The Equalizer (1985) – Mama’s Boy, and Bump and Run

Christine Baranski is denied a chance to shine in Mama’s Boy when the narrative shifts to include her ex-husband, Gilbert (Jim Dale) as Victoria (Baranski) turns to Robert McCall (Edward Woodward) for help when her son is on the verge of becoming a drug dealer.

And hey look! There’s Alex Winter in a bit part as Jeffrey, a friend of Victoria’s son, Ronnie (Adam Horovitz).

Written by Heywood Gould, Mama’s Boy first aired on 13 November, 1985.

Victoria is a smart and successful PR rep, her ex runs an art gallery, and Ronnie a seventeen-year-old boy who is looking to belong and make some coin has turned to dealing, working for Eugene (Mark Soper). McCall is unable to reach Ronnie with open discussion and plain facts, so he turns to Gilbert for help instead of Victoria (which would have been great for her character).

Honestly, there’s no real reason for Gilbert to be in the story except that the writers didn’t want to put the female character in jeopardy in order to save her son, which is what happens with Gilbert.

Instead, Gilbert works with McCall posing as McCall’s buyer and his go-between for dealing with Eugene on a big deal. Eugene uses Ronnie as his go-between and his son is shocked to discover his father could be dealing and taking drugs. He’s not, it’s part of the plan and is now being held by Eugene until McCall comes through with the rest of the cash, showing Ronnie what kind of guy he really is.

It all ends well, and I’m sure despite the fact that the parents are divorced new connections and relations are being forged.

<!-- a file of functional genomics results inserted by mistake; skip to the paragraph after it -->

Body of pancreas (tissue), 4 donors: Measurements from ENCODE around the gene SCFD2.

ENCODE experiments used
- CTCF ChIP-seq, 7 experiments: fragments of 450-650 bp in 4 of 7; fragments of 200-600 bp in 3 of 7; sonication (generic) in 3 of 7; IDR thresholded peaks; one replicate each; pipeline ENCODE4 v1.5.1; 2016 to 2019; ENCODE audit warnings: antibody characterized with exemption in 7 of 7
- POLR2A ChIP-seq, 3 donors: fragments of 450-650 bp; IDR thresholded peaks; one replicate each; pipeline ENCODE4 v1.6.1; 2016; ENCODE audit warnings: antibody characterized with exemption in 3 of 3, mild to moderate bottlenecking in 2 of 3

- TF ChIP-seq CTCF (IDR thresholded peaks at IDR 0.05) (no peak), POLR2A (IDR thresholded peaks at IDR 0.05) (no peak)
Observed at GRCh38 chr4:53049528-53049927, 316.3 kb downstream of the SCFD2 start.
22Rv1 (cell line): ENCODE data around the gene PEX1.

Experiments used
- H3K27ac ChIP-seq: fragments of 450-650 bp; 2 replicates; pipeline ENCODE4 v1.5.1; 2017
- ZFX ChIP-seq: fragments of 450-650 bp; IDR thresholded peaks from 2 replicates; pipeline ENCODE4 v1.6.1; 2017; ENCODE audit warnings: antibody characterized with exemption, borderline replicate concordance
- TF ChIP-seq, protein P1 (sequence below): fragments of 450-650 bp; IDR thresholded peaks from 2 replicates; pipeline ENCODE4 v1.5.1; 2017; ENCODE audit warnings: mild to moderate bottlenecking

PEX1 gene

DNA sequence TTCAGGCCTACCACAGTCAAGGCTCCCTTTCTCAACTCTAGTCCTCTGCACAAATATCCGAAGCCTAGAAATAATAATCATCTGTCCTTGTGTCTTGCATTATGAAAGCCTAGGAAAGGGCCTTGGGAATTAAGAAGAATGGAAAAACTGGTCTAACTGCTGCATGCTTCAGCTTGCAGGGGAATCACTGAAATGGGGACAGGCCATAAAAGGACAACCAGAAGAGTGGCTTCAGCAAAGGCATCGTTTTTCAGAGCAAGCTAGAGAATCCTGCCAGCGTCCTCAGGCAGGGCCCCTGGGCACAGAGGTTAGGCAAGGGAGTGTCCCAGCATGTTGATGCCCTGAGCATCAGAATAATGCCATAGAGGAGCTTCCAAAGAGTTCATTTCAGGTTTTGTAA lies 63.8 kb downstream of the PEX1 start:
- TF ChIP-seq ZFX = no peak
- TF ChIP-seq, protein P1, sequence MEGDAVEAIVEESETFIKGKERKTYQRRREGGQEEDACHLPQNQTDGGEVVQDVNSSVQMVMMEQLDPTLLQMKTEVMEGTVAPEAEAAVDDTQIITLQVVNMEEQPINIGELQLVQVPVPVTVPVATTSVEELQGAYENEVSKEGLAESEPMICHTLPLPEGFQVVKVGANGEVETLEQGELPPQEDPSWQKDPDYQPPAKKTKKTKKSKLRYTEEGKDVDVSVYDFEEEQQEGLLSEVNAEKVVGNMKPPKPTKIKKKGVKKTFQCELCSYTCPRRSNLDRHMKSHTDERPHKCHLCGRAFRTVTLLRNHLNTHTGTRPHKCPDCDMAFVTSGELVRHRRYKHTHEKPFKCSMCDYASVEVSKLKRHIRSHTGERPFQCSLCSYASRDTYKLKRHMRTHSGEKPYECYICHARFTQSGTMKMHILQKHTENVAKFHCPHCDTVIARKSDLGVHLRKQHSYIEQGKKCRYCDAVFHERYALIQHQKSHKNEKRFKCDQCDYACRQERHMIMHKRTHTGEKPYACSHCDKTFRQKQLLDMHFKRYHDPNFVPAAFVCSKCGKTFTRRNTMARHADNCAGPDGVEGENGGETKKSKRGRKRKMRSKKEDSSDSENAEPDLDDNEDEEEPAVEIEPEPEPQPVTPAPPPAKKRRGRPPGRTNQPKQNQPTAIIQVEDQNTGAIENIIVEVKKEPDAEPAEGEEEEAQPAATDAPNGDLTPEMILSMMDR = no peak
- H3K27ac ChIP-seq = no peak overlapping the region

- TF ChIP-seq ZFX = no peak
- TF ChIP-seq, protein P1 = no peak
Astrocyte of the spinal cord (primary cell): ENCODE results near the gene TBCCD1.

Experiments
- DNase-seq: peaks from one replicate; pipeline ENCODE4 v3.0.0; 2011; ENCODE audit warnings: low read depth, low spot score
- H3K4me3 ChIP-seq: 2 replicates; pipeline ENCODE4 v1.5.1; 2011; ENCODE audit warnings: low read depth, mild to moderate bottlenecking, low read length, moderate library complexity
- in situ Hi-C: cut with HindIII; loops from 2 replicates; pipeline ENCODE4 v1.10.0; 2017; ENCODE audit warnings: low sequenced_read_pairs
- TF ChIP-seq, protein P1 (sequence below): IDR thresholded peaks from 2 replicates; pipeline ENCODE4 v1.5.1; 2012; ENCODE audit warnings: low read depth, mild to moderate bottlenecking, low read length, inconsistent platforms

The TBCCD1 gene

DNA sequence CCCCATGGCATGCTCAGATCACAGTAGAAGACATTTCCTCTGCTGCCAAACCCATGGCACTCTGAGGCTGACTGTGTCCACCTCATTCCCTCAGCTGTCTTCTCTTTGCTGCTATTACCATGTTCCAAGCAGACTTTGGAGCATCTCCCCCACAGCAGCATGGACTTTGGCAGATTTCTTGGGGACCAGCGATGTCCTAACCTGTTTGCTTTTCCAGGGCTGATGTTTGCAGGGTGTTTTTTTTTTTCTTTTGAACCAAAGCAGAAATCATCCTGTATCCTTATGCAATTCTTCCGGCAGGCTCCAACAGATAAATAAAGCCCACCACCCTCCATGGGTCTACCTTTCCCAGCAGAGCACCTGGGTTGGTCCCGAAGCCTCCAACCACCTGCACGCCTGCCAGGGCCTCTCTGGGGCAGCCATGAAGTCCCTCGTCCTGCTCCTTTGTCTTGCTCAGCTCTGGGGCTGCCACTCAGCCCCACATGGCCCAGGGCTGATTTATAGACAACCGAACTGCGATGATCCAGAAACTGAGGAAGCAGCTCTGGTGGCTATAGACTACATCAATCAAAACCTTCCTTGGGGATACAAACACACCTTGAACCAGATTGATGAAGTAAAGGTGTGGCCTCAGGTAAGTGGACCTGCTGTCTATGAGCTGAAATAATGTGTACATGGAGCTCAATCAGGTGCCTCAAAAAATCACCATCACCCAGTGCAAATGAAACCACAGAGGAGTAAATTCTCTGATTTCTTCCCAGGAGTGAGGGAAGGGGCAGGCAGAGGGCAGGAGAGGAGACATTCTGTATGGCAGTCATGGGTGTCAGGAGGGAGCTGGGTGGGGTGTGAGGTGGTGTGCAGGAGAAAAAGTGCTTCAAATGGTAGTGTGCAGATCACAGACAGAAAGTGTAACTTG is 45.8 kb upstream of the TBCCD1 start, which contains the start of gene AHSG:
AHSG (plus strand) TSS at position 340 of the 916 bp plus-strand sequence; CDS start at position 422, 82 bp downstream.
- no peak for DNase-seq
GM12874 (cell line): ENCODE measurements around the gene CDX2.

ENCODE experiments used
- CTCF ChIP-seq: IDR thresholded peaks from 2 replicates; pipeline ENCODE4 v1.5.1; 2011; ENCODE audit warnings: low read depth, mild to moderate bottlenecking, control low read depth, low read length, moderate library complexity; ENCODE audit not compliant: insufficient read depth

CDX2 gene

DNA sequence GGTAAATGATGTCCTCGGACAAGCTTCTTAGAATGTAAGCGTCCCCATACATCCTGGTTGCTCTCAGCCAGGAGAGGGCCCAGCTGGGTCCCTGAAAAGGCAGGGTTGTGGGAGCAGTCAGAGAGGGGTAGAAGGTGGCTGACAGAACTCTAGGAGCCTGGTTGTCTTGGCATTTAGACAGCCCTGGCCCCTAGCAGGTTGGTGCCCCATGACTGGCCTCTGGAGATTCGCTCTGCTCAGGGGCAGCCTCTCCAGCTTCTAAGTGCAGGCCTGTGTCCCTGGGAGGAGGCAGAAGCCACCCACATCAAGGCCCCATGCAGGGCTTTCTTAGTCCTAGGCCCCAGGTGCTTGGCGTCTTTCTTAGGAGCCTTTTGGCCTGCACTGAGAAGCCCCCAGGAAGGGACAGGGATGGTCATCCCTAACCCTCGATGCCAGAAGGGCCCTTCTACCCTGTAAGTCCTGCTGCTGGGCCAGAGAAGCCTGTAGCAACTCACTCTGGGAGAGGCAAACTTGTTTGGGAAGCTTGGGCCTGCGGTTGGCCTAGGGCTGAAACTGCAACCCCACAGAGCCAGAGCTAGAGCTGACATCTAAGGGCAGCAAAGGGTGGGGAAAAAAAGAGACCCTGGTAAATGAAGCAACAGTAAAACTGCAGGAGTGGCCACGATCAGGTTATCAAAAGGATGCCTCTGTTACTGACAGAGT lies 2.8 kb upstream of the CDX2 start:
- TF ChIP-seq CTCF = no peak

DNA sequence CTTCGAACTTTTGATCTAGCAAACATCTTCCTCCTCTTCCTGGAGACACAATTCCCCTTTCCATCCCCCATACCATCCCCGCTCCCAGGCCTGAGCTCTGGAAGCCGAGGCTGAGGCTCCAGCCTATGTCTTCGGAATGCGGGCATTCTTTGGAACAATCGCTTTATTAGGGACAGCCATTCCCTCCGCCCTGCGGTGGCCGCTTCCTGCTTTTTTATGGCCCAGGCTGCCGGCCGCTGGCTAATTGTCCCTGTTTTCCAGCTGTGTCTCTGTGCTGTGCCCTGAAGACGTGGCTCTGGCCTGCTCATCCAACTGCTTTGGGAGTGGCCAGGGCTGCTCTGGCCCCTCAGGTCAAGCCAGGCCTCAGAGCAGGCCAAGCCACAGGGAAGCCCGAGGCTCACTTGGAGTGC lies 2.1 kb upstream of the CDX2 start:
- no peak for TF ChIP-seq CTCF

Also watch for an appearance by Winter’s Lost Boys co-star Billy Wirth!

Bump and Run was written by Maurice Hurley and Joel Surnow from a story by Jim Trombetta, and it first debuted on 20 November, 1985.

McCall is on the hunt for a psychopath who has taken up being a vigilante and killing criminals in his name. Sadly, it’s pretty easy to figure out who it is from the get-go, and I actually got pissed at McCall for not noticing as quickly as he should have.

He also takes on a case of a young woman, Sydney (Laura Ashton) who has been targeted by a group of carjackers who are after her in vengeance for a death of one of their own. McCall calls in Mickey (Keith Szarabajka) to look after her, but doesn’t count on the pair having an affair of the heart while Mickey is supposed to be protecting her.

There are lots of recognizable guest stars in this episode, Charles S. Dutton, Mark Margolis back as Jimmy, Meat Loaf as an information source, and Mark Linn-Baker as one of McCall’s tech contacts.

I like the static the relationship causes between McCall and Mickey, but of course, due to the episodic nature of television at the time time, this is probably the last time we see Sydney.

While not my favourite episode so far, I already enjoy moments when Mickey shows up. Let’s see what happens next time!

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